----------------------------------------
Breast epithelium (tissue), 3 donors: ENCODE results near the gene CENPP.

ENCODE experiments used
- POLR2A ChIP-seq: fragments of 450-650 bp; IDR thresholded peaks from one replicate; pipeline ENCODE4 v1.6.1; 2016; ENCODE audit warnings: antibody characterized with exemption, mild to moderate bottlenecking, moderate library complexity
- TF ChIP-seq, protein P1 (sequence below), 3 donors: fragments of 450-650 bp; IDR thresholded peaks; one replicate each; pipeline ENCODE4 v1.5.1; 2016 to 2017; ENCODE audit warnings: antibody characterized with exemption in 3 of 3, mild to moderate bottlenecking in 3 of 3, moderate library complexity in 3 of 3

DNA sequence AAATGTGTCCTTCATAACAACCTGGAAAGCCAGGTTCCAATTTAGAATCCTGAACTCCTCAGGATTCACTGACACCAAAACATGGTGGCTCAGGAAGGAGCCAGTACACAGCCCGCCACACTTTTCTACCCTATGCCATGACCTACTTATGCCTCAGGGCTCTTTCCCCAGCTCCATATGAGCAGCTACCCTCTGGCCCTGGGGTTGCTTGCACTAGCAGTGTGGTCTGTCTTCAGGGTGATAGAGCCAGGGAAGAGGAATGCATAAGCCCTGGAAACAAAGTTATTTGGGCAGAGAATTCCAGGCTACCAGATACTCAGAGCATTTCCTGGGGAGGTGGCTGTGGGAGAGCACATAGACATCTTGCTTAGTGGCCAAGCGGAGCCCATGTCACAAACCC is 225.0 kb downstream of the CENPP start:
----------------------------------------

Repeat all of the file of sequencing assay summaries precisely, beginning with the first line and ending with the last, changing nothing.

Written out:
Breast epithelium (tissue), 3 donors: ENCODE results near the gene CENPP.

ENCODE experiments used
- POLR2A ChIP-seq: fragments of 450-650 bp; IDR thresholded peaks from one replicate; pipeline ENCODE4 v1.6.1; 2016; ENCODE audit warnings: antibody characterized with exemption, mild to moderate bottlenecking, moderate library complexity
- TF ChIP-seq, protein P1 (sequence below), 3 donors: fragments of 450-650 bp; IDR thresholded peaks; one replicate each; pipeline ENCODE4 v1.5.1; 2016 to 2017; ENCODE audit warnings: antibody characterized with exemption in 3 of 3, mild to moderate bottlenecking in 3 of 3, moderate library complexity in 3 of 3

DNA sequence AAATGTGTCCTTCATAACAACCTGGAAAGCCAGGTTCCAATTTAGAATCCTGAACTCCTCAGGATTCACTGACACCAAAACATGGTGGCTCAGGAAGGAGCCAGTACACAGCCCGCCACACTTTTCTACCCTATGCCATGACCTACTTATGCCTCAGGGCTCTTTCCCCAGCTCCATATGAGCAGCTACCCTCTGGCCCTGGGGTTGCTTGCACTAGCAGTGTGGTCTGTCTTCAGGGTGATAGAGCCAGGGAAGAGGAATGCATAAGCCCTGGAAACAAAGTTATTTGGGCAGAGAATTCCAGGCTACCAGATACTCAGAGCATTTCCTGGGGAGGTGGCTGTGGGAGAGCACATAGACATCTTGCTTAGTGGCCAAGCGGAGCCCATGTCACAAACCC is 225.0 kb downstream of the CENPP start: